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Three Promises Kept Clinton Pryor Walking Across Australia

You'll never guess where the 'Spirit Walker' wants to go next.

19/09/2017 1:35 PM AEST | Updated 19/09/2017 4:04 PM AEST

When Clinton Pryor was 15, he made three promises to his father as he lay dying.

He swore to his dad he would protect his family; fight for his people's lives and keep his people's culture alive.

"I just wanted to make a difference and bring out the truth about what's really happening in Australia," Pryor, now 27, told HuffPost Australia.

"I wanted to get up and give the people hope and continue standing up for their rights."

"Get up" is exactly what he did.

With just seven songs to listen to on repeat, Pryor spent the past 11 months walking almost 5,500 kilometres from Perth to Sydney, and then Canberra, to raise awareness of indigenous issues.

The year-long walk to led to a brief, but now infamous, meeting with the Prime Minister.

Alex Ellinghausen
Clinton Pryor who walked across Australia from Perth to share the concerns of Aboriginal people, arrives at Parliament House in Canberra to meet with Prime Minister Malcolm Turnbull on Wednesday 6 September 2017.

Originally started to raise awareness of the forced closure of indigenous communities, Pryor's walk opened his eyes to a raft of problems that weren't being covered on the news.

"There's so much that needs to be done here to improve this country," said Pryor, who describes himself as a Wajuk, Balardung, Kija and a Yulparitja man from the west on his Twitter profile.

"You can't trust the social media, or news. You have to actually go out and see with your own eyes what's really going on. When I look at this country, I look at it with a different view."

He's been called the 'Spirit Walker' -- a name from the central desert -- after the spirit that touches your heart and inspires you to do something, "to go walkabout or something," Pryor said.

"My spirit told me to get up and go for a walk," he said.

It was the only way to capture world's attention as well.

Some of the communities and stations had no water, no services, no counselling services and were gripped by suicides and unemployment. His journey also took him to Kalgoorlie for the funeral of 14-year-old Elijah Doughty, whose death has torn the town apart.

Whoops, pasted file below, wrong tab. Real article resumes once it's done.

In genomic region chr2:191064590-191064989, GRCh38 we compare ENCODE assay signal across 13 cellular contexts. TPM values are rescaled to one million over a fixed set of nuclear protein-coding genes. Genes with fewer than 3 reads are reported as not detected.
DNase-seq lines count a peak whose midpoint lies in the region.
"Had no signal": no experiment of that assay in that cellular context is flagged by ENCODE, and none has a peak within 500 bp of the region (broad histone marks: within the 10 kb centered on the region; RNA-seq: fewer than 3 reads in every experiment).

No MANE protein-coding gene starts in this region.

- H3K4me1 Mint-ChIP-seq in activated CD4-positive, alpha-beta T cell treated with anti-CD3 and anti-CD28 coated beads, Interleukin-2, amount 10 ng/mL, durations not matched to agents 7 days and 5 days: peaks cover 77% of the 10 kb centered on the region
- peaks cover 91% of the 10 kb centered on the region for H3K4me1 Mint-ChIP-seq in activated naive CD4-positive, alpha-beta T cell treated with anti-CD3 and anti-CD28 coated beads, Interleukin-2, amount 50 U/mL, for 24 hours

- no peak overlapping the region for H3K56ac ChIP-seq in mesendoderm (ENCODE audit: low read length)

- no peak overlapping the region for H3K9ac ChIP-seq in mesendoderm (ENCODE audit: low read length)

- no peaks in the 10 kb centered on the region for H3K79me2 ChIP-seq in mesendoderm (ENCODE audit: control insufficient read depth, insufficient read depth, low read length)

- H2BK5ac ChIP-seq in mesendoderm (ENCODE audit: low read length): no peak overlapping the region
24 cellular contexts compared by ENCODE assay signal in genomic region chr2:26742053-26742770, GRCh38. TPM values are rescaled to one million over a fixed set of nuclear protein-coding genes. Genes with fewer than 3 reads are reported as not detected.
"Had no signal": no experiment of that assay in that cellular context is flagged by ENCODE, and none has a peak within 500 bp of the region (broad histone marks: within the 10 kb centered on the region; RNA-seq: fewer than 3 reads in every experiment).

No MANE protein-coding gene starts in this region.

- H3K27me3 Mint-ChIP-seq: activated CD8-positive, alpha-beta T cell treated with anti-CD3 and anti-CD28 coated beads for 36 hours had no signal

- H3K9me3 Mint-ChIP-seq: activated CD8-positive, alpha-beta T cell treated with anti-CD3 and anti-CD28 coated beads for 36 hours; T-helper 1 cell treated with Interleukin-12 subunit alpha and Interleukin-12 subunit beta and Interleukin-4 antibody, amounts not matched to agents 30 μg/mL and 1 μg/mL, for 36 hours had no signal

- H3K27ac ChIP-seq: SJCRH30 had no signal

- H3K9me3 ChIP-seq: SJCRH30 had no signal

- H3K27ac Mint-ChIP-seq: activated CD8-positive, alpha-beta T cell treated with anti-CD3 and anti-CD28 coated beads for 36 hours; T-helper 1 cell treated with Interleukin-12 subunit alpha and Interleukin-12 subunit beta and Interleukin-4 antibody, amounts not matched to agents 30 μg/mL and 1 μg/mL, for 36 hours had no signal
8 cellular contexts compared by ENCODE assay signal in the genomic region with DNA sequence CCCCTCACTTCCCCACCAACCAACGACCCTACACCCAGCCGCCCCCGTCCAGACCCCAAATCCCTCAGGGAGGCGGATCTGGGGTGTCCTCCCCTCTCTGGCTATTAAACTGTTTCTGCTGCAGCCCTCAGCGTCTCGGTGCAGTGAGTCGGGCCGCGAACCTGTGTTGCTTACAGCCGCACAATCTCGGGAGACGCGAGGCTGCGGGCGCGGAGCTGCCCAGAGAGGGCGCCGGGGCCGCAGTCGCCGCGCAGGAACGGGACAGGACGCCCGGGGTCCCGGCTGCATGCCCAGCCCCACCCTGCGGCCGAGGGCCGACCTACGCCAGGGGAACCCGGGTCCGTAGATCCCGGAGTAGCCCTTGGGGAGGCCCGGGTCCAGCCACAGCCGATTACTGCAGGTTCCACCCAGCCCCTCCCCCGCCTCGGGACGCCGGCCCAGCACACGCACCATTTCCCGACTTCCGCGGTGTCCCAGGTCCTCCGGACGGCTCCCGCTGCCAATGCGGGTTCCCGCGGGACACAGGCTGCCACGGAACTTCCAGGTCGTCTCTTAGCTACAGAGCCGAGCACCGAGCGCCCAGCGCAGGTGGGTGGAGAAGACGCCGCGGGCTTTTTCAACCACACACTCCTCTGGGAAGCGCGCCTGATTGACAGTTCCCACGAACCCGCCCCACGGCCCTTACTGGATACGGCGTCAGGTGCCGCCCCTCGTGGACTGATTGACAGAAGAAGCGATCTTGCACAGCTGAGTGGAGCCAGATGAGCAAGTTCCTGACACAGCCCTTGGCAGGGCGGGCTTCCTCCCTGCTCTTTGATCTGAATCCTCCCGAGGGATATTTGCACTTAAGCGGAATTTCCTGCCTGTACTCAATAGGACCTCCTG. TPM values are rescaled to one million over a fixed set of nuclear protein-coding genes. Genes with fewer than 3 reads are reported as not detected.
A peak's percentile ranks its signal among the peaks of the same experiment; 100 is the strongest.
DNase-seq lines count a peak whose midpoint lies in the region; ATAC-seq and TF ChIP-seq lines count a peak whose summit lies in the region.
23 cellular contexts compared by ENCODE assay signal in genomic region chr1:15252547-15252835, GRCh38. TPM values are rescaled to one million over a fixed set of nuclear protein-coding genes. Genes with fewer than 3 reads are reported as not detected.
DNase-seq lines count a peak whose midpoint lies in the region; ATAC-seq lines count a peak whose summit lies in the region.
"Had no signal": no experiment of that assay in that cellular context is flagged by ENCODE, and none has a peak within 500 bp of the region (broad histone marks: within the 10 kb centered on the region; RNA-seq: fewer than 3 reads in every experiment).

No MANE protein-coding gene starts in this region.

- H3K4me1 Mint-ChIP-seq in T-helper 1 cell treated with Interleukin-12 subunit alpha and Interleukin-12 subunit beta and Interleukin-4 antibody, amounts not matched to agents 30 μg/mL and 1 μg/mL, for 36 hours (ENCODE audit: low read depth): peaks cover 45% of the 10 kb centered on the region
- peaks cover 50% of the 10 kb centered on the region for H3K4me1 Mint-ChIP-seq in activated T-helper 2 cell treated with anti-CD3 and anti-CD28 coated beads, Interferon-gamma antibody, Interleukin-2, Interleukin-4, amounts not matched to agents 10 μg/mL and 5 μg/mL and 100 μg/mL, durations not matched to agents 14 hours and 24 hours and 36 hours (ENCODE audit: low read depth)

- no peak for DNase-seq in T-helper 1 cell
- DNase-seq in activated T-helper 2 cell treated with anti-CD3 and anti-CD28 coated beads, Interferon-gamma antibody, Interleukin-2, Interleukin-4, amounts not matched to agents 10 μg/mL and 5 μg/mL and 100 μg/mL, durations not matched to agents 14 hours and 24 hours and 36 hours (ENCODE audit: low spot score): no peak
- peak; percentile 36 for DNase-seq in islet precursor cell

He's also concerned about the effect mining is having on indigenous communities, as well as the lingering effects of prior governments' intervention policies.

"It's time for the government to listen to our people, for once -- (to) our elders and leaders of communities. Everyone's on the same boat," he said.

Seven Pairs Of Shoes And Long, Lonely Stretches

Clinton's Walk For Justice
"His spirit was called to do this Walk for Justice..." a photo of Clinton during his walk and shared on his Twitter account.

Not everyone was in Pryor's boat, though. He had nay sayers urging him not to bother.

"You had people say 'nothing's going to change, you shouldn't be walking, you're not going to make a difference," he said.

He ignored them though, and faced his journey's biggest challenges: sore feet (it cost him seven pairs of shoes) and long, sometimes lonely, stretches frustration.

But when he threw his stick into the dirt and shouted into the Gibson Desert's wild darkness "what am I doing", the answer came back surprisingly quickly.

"Something jumped in my heart to tell me to keep walking," he said.

"I was dehydrated, I was thinking. And after listening to all these issues, the sad stories, and the anger, it really hits you in the heart."

He met an old man walking across the desert. A widower, he was walking across Australia for his fifth time.

"He told me there'd would be times I wanted to give up, give in... his (late) wife gave him the strength to the strength to continue ," he said.

'It's Really Bad'

Clinton's Walk
Clinton's route

In early September Clinton made it to Canberra, meeting with political leaders and other prominent Australians.

After nearly a year walking he got to spend 20 minutes with the Prime Minister. Pryor says his pleas fell on deaf ears during the brief time he spent with the PM.

It was disappointing.

"It's really bad," Pryor said.

"There are so many issues to be addressed to the government, and to only spend 20 minutes. It fell on deaf ears."

It galvanised Pryor's resolve to highlight indigenous issues in Australia, and he's set his sights higher than the Prime Minister.

"Well, I had to figure out another way to get the attention of the government of Australia," Pryor said.

"I'm going to go over to England to see the Queen, before King Charles steps in."

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